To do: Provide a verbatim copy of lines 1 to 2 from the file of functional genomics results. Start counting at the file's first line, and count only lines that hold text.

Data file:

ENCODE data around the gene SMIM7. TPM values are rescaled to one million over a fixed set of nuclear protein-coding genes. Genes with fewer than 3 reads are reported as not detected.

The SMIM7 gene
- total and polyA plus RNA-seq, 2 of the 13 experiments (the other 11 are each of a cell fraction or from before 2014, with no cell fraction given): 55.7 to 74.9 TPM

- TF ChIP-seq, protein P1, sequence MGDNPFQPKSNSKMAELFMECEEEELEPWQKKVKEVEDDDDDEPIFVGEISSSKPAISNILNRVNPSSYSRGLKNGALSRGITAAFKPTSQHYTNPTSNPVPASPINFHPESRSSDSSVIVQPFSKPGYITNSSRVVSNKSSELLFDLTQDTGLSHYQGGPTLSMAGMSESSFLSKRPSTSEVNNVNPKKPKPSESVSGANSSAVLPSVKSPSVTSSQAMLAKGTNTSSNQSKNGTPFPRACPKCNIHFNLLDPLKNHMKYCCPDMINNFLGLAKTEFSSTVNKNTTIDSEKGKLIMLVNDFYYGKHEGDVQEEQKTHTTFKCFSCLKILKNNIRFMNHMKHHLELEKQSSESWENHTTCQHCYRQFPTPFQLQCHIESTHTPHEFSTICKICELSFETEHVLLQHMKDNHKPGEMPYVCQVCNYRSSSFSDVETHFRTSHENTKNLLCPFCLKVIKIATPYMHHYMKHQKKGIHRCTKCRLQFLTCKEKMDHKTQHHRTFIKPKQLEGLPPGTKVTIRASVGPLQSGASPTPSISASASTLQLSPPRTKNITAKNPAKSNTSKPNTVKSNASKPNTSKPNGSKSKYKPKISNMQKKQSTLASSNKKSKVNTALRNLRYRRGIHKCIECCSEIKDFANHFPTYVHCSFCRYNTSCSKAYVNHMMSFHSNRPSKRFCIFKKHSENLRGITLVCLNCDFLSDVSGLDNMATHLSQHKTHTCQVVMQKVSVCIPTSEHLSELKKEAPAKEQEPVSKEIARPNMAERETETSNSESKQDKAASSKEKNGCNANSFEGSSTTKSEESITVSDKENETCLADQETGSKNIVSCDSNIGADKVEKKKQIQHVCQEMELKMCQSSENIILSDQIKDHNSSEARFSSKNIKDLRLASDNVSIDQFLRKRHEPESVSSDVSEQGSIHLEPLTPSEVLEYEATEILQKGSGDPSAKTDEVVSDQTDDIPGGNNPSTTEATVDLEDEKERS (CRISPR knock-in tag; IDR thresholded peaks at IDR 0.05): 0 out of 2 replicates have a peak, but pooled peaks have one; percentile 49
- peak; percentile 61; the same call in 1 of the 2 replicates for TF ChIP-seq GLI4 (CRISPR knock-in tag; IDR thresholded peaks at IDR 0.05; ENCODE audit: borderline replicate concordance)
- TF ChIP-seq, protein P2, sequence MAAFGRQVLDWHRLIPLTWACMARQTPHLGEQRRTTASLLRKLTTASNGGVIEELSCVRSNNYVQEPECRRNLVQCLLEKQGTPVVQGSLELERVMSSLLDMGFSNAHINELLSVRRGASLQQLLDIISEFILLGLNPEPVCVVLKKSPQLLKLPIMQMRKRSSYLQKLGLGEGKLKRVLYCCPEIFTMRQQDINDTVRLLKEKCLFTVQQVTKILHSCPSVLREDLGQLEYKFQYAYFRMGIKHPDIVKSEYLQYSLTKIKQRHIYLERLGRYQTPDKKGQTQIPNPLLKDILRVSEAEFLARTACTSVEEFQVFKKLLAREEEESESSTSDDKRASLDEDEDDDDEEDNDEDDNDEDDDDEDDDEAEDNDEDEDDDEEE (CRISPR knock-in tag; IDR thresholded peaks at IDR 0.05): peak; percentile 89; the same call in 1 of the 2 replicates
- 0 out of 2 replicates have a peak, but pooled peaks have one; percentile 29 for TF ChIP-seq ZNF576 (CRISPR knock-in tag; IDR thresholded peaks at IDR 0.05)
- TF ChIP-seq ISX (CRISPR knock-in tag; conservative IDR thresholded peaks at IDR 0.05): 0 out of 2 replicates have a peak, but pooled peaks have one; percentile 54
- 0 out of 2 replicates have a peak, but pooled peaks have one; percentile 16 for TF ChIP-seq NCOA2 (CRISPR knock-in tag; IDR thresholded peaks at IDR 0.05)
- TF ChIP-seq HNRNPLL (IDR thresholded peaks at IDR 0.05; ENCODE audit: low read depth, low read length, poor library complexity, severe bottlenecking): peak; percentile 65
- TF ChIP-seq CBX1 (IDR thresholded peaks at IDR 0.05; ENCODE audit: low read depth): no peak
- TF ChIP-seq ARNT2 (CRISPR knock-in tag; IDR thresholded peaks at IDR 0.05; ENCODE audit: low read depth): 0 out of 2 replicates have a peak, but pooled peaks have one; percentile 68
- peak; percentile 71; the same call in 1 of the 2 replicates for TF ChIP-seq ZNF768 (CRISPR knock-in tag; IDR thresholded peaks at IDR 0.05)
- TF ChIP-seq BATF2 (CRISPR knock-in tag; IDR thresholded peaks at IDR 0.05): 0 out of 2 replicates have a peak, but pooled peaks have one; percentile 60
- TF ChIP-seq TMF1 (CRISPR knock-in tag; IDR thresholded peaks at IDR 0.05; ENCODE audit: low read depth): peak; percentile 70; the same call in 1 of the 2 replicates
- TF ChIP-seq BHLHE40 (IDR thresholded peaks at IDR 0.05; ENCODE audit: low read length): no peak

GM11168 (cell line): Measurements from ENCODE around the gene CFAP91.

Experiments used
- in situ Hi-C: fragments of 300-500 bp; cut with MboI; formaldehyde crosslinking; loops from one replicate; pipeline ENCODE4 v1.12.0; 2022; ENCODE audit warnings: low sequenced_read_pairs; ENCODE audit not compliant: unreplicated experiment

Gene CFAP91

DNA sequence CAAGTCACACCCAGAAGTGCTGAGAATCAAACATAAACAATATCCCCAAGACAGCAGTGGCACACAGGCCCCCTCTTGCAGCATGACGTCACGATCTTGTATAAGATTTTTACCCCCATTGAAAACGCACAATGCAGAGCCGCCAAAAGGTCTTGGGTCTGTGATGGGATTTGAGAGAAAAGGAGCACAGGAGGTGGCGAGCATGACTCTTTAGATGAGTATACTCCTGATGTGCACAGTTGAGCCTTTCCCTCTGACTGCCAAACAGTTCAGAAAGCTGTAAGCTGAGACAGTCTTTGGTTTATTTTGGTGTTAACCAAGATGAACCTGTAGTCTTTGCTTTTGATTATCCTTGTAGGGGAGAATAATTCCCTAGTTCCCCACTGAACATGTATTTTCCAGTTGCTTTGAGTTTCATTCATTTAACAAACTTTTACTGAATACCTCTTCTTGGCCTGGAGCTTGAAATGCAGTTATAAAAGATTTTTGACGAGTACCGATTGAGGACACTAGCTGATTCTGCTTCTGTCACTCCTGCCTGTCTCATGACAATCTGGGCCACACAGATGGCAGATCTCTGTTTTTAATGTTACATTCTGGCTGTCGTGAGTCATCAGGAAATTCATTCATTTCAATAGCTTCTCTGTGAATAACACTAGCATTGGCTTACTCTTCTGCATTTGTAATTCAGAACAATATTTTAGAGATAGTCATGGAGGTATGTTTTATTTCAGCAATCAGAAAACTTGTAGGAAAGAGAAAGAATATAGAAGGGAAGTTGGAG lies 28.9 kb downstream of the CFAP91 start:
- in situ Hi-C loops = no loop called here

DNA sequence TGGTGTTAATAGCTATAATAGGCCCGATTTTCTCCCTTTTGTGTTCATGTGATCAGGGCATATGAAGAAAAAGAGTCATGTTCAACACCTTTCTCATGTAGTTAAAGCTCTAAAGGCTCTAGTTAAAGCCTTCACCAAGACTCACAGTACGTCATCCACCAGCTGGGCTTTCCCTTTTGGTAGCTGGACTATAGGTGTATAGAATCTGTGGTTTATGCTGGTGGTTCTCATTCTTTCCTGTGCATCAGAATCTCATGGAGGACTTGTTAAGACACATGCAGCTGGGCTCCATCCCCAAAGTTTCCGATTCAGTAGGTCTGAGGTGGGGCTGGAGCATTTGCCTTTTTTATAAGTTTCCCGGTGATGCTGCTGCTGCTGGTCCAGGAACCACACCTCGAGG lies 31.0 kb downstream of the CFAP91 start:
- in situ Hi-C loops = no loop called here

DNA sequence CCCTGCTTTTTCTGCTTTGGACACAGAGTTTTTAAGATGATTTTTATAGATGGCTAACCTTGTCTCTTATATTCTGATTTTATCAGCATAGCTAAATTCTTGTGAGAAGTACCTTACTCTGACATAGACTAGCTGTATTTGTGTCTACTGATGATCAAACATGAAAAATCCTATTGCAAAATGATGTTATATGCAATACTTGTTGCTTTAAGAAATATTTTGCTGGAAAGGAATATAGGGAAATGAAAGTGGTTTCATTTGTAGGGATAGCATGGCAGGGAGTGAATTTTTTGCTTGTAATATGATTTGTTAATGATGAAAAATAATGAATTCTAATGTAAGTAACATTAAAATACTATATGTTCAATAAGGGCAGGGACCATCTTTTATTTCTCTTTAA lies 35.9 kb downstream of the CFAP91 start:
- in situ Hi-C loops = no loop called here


ENCODE data around the gene SMIM7. TPM values are rescaled to one million over a fixed set of nuclear protein-coding genes. Genes with fewer than 3 reads are reported as not detected.

The SMIM7 gene